Thursday, June 29, 2006

Happy Energy Week to Big Oil from Mark Green


It's Energy Week in the House of Representatives, declared by Rep. Mark Green and the Republican leadership.

The Forward Report notes that:
It has been advertised as an opportunity to focus on the skyrocketing cost of gas and America’s dependence on foreign oil. It is actually being used in part to promote policies that would enrich the oil industry and damage the environment, while doing very little to help consumers or resolve our long-term energy problems.
This seems like an appropriate time to review Mark Green's contributions to holding down oil and gas prices and protecting consumers.

Let's put Green's approach into some perspective. He's postured, as a candidate for governor, as someone who wants to lower the gas tax.

But Wisconsin roadbuilders know better. Here's a report from the Transportation Development Assn., a statewide group dominated by roadbuilders, after a "Drive-In" meeting at the Madison Club:
Views from Green Campaign
After the Road to the Future Committee presentation, Mark Graul, manager of the gubernatorial campaign of U.S. Rep. Mark Green, addressed the group. Introducing a message Congressman Green taped for the Drive-in, Graul told attendees that transportation is an issue of key importance to Green.

In his video message, Green told Drive-in participants that as governor he would restore the integrity of the state’s transportation funding. He noted that the federal transportation reauthorization bill he supported had ended up “good for Wisconsin.” Giving credit to the leadership of Wisconsin Congressman Tom Petri, Green cited as “historic” the $1.06 return on Wisconsin federal highway dollar achieved under the SAFETEA-LU reauthorization.

Green said that any constitutional amendment he would sign to protect transportation revenues would need to “permanently firewall” the Transportation Fund. He said he is committed to an “intermodal transportation system.”

He noted that as a member of the state Assembly, he “did vote for a gas tax increase.” “I was there for you, ...” said Green, “and I will be in the future.”
"I was there for you, and I will be in the future," Green tells this special interest group. Interestingly, he doesn't says that he supported tax increases for transportation improvements; he supported gas tax increases for the roadbuilders, and he'll do it again.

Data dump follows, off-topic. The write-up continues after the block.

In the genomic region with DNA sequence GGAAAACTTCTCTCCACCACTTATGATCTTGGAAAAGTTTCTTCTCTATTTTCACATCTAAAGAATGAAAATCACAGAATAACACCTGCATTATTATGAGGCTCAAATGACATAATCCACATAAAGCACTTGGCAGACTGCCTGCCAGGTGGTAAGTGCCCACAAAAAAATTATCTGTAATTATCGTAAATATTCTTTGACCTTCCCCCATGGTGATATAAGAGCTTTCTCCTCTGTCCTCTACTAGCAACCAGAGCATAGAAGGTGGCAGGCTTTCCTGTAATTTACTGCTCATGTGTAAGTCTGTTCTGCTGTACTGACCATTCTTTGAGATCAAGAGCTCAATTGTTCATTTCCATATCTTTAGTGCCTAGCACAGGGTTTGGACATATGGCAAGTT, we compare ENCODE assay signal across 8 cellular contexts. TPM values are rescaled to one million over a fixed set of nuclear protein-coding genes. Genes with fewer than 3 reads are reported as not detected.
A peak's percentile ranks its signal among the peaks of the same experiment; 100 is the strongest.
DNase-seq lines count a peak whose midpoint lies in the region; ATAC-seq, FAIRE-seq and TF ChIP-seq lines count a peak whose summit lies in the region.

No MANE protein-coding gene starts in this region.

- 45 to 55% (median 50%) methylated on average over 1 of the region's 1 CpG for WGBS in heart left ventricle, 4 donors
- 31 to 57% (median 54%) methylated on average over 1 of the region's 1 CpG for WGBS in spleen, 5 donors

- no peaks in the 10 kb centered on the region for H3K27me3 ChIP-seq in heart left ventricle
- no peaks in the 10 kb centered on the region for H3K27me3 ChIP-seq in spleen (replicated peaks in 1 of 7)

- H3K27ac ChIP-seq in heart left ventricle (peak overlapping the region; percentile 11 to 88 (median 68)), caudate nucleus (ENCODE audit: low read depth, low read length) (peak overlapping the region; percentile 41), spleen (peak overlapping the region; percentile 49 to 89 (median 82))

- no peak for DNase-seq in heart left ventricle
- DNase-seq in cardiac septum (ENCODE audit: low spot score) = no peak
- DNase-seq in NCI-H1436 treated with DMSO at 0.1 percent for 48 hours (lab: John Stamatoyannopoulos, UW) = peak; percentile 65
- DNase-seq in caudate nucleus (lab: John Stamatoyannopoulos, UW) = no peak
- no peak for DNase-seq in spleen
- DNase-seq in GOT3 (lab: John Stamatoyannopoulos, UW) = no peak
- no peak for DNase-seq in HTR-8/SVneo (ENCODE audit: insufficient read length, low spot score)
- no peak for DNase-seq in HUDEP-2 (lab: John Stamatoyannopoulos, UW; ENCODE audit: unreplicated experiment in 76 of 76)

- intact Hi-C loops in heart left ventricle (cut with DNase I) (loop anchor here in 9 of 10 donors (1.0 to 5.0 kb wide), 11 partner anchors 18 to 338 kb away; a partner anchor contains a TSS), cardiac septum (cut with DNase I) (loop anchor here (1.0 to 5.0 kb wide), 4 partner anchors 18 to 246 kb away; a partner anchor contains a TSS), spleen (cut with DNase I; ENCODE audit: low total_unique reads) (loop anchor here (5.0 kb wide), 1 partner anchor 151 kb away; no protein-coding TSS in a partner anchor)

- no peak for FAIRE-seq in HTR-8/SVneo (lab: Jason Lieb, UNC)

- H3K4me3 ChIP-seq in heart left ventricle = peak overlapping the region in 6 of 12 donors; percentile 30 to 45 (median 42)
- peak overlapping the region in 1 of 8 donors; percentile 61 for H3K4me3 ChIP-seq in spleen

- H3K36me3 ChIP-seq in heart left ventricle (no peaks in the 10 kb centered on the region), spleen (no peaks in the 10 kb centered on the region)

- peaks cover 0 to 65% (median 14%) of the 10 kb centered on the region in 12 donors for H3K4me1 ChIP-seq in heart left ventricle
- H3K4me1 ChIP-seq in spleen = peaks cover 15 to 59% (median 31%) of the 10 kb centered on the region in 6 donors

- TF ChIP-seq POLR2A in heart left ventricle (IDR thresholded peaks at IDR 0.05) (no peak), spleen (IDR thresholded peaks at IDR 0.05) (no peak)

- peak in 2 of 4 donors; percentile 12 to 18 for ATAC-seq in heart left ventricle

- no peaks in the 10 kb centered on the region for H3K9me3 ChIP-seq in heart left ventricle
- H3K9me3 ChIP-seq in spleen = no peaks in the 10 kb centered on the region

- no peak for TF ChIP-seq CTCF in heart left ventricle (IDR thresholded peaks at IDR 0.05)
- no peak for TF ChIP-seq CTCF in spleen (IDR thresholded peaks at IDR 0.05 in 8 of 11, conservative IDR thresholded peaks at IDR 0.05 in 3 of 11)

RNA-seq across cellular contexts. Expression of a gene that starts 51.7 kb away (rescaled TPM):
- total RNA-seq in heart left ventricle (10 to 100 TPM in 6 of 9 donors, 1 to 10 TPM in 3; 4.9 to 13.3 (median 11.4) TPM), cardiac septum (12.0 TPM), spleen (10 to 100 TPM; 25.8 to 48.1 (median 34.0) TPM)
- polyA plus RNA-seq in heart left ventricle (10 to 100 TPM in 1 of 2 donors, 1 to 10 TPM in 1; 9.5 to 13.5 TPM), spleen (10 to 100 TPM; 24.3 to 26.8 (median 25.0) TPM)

That's not what you'd expect to hear from someone looking out for consumers -- but no one has ever accused Mark Green of being a consumer advocate.

Green has voted repeatedly in the House against bills to crack down on gasoline price-gouging.

Green backed the Bush energy bill that gave $8-billion in tax breaks to Big Oil, and voted against rolling them back even with gas at $3 a gallon and Big Oil making record profits.

And Big Oil has rewarded him with more than $40,000 in campaign contributions.

Happy Energy Week, everyone, from Mark Green.

4 Comments:

At 10:00 AM, Blogger Troy Fullerton said...

Only $40,000 after all those billions in tax breaks?? Green needs to hire more of Doyle's 'fundraisers'; that's chump change to our Governor.

 
At 12:40 PM, Blogger GWC shadow said...

Maybe Green voted against the gouging measure because there isn't any gouging going on. This price gouging issue has been investigated by Congress twice in threes years and the results are the same. THERE'S NO GOUGING HAPPENING. Gas companies make an averageof 9 cents per gallon. The state of WIS is making 26 cents per gallon. Think about, who's doing the gouging?

 
At 8:19 AM, Blogger goofticket said...

There is one other way to complain about gas taxes in the state. One that very few consider, simply because it is not part of the equation.

We could have lower gas prices. It's very easy.

Consider paying $2 every time you hit the interstate, the beltways around your cities and even more if you try to bring a truck full of goods into the state.

It's called a Toll Booth.
Remember you'd also have to pay on your way home from work.

 
At 3:00 PM, Blogger redvest said...

How much did Doyle take in from Knight Infrastructures, tied to Hurtgen, and Ed Apprahamien, also tied to Hurtgen?

 

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